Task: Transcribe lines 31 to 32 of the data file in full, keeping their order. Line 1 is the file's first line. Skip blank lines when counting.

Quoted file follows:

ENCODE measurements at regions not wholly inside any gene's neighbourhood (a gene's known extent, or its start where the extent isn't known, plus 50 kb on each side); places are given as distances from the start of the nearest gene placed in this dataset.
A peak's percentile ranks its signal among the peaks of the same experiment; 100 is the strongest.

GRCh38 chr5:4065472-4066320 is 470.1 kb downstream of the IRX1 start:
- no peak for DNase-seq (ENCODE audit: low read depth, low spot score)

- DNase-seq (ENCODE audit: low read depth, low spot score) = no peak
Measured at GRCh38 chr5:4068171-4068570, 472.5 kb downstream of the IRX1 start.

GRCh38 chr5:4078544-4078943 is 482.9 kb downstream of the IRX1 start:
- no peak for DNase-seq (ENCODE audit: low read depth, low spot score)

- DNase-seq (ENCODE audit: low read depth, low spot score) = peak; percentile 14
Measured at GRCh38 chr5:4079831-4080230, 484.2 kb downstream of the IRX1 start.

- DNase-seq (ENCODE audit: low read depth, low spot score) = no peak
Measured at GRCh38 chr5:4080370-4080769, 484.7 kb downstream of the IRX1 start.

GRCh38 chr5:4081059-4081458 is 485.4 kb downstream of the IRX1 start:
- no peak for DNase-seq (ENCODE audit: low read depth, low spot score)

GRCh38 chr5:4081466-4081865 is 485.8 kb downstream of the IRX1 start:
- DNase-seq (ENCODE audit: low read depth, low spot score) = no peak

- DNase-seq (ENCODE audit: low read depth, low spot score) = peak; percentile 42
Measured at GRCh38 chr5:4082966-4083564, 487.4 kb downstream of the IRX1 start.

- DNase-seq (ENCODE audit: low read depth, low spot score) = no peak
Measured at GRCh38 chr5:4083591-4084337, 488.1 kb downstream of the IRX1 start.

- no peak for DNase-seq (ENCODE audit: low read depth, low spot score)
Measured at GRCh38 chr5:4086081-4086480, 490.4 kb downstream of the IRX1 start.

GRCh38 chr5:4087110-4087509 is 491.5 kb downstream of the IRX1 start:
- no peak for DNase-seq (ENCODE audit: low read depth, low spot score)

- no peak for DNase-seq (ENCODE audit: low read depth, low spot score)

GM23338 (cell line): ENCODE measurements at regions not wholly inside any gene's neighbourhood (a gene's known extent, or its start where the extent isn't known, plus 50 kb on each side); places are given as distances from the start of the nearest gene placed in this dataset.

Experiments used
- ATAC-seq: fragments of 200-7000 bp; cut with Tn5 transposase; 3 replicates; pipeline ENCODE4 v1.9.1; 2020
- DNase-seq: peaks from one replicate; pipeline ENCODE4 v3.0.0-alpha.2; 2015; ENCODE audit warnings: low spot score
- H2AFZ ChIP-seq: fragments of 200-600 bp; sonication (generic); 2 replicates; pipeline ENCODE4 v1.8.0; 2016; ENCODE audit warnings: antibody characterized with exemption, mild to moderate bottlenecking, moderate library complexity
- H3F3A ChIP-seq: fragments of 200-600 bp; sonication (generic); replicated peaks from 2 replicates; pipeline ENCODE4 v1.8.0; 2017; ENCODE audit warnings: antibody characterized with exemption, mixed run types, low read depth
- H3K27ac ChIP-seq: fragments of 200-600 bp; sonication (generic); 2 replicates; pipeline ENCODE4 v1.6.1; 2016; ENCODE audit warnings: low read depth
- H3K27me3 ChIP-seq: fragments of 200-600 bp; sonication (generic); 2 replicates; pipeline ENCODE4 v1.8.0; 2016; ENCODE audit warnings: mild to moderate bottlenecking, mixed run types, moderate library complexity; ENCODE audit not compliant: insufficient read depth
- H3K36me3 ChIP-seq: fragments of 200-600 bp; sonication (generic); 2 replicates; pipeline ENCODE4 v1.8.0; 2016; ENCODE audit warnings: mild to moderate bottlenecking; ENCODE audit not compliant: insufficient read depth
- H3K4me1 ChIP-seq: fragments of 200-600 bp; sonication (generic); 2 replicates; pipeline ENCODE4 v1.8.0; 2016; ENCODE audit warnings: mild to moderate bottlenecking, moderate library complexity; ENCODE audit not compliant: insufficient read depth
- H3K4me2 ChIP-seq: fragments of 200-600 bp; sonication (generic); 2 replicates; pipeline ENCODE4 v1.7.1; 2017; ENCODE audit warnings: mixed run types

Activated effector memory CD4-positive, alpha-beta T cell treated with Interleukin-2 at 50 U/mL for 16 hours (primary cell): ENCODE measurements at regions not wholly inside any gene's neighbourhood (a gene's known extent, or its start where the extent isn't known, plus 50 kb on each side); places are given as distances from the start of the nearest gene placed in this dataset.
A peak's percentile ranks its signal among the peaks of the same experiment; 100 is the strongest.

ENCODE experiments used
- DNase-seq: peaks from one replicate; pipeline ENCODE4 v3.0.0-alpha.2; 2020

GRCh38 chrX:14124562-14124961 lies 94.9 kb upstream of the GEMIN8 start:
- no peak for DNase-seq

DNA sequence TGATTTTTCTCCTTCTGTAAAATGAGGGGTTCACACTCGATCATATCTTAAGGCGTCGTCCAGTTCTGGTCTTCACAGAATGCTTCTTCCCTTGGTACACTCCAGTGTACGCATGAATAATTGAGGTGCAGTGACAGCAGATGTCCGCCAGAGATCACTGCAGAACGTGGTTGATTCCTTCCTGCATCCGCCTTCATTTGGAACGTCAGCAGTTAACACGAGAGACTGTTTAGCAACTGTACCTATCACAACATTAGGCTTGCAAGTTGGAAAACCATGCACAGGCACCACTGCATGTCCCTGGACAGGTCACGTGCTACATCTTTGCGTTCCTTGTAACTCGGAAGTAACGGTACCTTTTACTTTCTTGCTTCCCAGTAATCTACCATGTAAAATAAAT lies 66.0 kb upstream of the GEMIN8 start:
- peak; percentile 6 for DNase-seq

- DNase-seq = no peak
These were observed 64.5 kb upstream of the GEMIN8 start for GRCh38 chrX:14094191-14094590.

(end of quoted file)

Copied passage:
- H3F3A ChIP-seq: fragments of 200-600 bp; sonication (generic); replicated peaks from 2 replicates; pipeline ENCODE4 v1.8.0; 2017; ENCODE audit warnings: antibody characterized with exemption, mixed run types, low read depth
- H3K27ac ChIP-seq: fragments of 200-600 bp; sonication (generic); 2 replicates; pipeline ENCODE4 v1.6.1; 2016; ENCODE audit warnings: low read depth